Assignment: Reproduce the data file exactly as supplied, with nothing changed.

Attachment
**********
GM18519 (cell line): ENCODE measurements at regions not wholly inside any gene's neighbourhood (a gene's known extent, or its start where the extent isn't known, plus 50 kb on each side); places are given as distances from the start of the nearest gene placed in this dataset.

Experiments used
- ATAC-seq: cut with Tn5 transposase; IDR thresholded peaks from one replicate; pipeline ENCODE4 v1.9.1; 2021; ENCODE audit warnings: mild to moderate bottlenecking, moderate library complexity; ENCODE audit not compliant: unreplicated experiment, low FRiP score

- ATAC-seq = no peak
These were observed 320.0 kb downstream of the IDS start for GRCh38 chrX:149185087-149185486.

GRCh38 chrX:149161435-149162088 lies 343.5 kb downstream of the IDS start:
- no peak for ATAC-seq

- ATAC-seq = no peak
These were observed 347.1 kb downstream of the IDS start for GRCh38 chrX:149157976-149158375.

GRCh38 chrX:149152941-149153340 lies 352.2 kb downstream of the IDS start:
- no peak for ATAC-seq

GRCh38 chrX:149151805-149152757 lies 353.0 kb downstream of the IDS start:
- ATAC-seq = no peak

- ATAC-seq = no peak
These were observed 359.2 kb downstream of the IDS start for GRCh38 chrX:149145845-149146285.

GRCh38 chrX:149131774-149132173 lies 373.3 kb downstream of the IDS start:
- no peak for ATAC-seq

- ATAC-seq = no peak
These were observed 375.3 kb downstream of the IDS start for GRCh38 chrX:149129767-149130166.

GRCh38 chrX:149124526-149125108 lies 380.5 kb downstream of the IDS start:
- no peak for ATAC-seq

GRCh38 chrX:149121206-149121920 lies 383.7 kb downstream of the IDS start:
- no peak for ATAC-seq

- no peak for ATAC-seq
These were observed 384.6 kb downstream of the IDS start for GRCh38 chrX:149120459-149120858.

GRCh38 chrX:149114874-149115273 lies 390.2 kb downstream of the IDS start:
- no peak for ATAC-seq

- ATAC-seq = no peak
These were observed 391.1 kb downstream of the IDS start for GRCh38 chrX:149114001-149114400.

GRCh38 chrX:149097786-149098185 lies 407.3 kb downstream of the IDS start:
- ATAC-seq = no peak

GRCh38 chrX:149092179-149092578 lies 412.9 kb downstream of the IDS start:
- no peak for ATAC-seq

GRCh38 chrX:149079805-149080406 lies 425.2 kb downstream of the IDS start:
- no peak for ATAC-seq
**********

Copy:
GM18519 (cell line): ENCODE measurements at regions not wholly inside any gene's neighbourhood (a gene's known extent, or its start where the extent isn't known, plus 50 kb on each side); places are given as distances from the start of the nearest gene placed in this dataset.

Experiments used
- ATAC-seq: cut with Tn5 transposase; IDR thresholded peaks from one replicate; pipeline ENCODE4 v1.9.1; 2021; ENCODE audit warnings: mild to moderate bottlenecking, moderate library complexity; ENCODE audit not compliant: unreplicated experiment, low FRiP score

- ATAC-seq = no peak
These were observed 320.0 kb downstream of the IDS start for GRCh38 chrX:149185087-149185486.

GRCh38 chrX:149161435-149162088 lies 343.5 kb downstream of the IDS start:
- no peak for ATAC-seq

- ATAC-seq = no peak
These were observed 347.1 kb downstream of the IDS start for GRCh38 chrX:149157976-149158375.

GRCh38 chrX:149152941-149153340 lies 352.2 kb downstream of the IDS start:
- no peak for ATAC-seq

GRCh38 chrX:149151805-149152757 lies 353.0 kb downstream of the IDS start:
- ATAC-seq = no peak

- ATAC-seq = no peak
These were observed 359.2 kb downstream of the IDS start for GRCh38 chrX:149145845-149146285.

GRCh38 chrX:149131774-149132173 lies 373.3 kb downstream of the IDS start:
- no peak for ATAC-seq

- ATAC-seq = no peak
These were observed 375.3 kb downstream of the IDS start for GRCh38 chrX:149129767-149130166.

GRCh38 chrX:149124526-149125108 lies 380.5 kb downstream of the IDS start:
- no peak for ATAC-seq

GRCh38 chrX:149121206-149121920 lies 383.7 kb downstream of the IDS start:
- no peak for ATAC-seq

- no peak for ATAC-seq
These were observed 384.6 kb downstream of the IDS start for GRCh38 chrX:149120459-149120858.

GRCh38 chrX:149114874-149115273 lies 390.2 kb downstream of the IDS start:
- no peak for ATAC-seq

- ATAC-seq = no peak
These were observed 391.1 kb downstream of the IDS start for GRCh38 chrX:149114001-149114400.

GRCh38 chrX:149097786-149098185 lies 407.3 kb downstream of the IDS start:
- ATAC-seq = no peak

GRCh38 chrX:149092179-149092578 lies 412.9 kb downstream of the IDS start:
- no peak for ATAC-seq

GRCh38 chrX:149079805-149080406 lies 425.2 kb downstream of the IDS start:
- no peak for ATAC-seq